The parent agency of South African electricity utility Eskom has announced plans to cut off the funding of the Pebble Bed Modular Reactor project to a 'handful' of people.
Minister Barbara Hogan, who heads up South Africa's department of public enterprises, said that the cut was partly because of the severity of the current economic downturn.
But she also cited 'sobering realities' from the PBMR project: no lead customer or investment partner, further investment could require more than ZAR30 billion (EUR 3.2 billion), construction delays, withdrawal from participation in the Next Generation Nuclear Programme as part of the Westinghouse consortium when Westinghouse pulled out, and lack of applicability of pebble bed technology (which is Gen-IV) to a near-term nuclear new-build programme (which would use Gen-II or Gen-III reactor designs).
Now the PBMR project will aim to protect the intellectual property and PBMR assets. Remaining staff will be let go. NECSA will decommission the fuel development laboratory and mothball the helium test facility. The government will seek to continue to maintain and support nuclear graduate programmes. (NEI understands that the HTTF facility at North-West University, which had been partially supported by PBMR, will continue to operate). The government will commission a review and audit of the project to identify lessons learned and outstanding actions, 'with a particular focus on corporate governance aspects,' Hogan said.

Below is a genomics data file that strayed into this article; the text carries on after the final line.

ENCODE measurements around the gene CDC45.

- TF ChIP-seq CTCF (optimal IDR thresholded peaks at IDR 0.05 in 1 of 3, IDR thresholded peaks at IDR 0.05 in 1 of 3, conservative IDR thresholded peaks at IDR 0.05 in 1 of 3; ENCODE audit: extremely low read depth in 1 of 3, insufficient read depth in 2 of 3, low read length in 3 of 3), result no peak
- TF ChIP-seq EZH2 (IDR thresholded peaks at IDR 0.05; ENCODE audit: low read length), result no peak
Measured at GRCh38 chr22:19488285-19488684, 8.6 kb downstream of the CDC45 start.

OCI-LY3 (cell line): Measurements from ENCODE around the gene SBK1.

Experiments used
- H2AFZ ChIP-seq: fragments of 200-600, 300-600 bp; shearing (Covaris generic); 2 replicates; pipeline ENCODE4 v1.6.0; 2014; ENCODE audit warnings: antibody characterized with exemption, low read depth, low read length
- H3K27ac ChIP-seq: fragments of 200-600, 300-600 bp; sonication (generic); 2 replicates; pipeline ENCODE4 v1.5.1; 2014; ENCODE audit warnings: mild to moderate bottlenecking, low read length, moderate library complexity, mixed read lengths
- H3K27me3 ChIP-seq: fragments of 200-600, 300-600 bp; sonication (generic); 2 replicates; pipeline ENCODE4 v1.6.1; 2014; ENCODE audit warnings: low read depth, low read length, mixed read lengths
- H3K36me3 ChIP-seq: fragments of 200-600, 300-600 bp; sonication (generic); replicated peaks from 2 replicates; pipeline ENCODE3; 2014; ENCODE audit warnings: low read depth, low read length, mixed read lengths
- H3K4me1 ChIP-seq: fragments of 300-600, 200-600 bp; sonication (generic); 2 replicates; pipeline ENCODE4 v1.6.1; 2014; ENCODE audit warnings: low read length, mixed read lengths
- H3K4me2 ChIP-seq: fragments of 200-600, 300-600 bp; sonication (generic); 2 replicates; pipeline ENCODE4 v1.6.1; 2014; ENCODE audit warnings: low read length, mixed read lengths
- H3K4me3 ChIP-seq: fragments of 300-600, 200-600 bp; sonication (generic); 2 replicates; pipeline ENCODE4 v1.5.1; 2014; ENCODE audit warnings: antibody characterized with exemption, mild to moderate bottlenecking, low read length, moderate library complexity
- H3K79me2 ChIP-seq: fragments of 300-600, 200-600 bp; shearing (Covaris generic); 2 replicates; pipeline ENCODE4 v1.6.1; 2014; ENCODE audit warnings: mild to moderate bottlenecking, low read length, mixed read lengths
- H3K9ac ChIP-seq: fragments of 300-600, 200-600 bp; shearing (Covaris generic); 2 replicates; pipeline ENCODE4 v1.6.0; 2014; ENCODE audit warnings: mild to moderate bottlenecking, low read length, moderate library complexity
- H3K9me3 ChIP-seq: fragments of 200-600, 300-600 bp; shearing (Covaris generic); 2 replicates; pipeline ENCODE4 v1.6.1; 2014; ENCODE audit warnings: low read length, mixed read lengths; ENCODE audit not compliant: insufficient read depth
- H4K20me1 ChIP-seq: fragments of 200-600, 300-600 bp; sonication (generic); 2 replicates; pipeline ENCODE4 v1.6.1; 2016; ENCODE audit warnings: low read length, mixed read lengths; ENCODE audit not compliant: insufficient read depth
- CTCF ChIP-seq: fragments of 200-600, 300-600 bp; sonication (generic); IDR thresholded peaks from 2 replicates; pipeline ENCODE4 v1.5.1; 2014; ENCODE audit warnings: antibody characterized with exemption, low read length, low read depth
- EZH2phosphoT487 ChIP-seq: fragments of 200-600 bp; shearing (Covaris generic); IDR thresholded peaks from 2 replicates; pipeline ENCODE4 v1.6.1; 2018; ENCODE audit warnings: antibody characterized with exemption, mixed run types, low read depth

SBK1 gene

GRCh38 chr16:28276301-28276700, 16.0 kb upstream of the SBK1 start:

She confirmed that ZAR7.4 billion (EUR 794 million) has been spent on PBMR in the last 10 years. Of that amount, the South African government contributed 80.3%, Eskom 8.8%, Westinghouse 4.9%, Industrial Development Corp 49% and Exelon 1.1%.
Hogan said that problems with the project started to emerge in 2005.
"Between 2005 and 2009, it became increasingly clear that, based on the direct-cycle electricity design, PBMR’s potential investor and customer market was severely restricted and it was unable to acquire either," Hogan said.
She called the leakage of skills that will result from closing down the project 'regrettable but unavoidable'.
She mentioned that there was no question about the technical validity of the project.
NEI understands that the PBMR reactor vessel is currently being manufactured by ENSA in Spain.
2000 Detailed feasibility study begins
2003 National nuclear regulator reports positive views on PBMR licensability
2005 Project focus shifts to licencing of demonstration power plant and detailed design work
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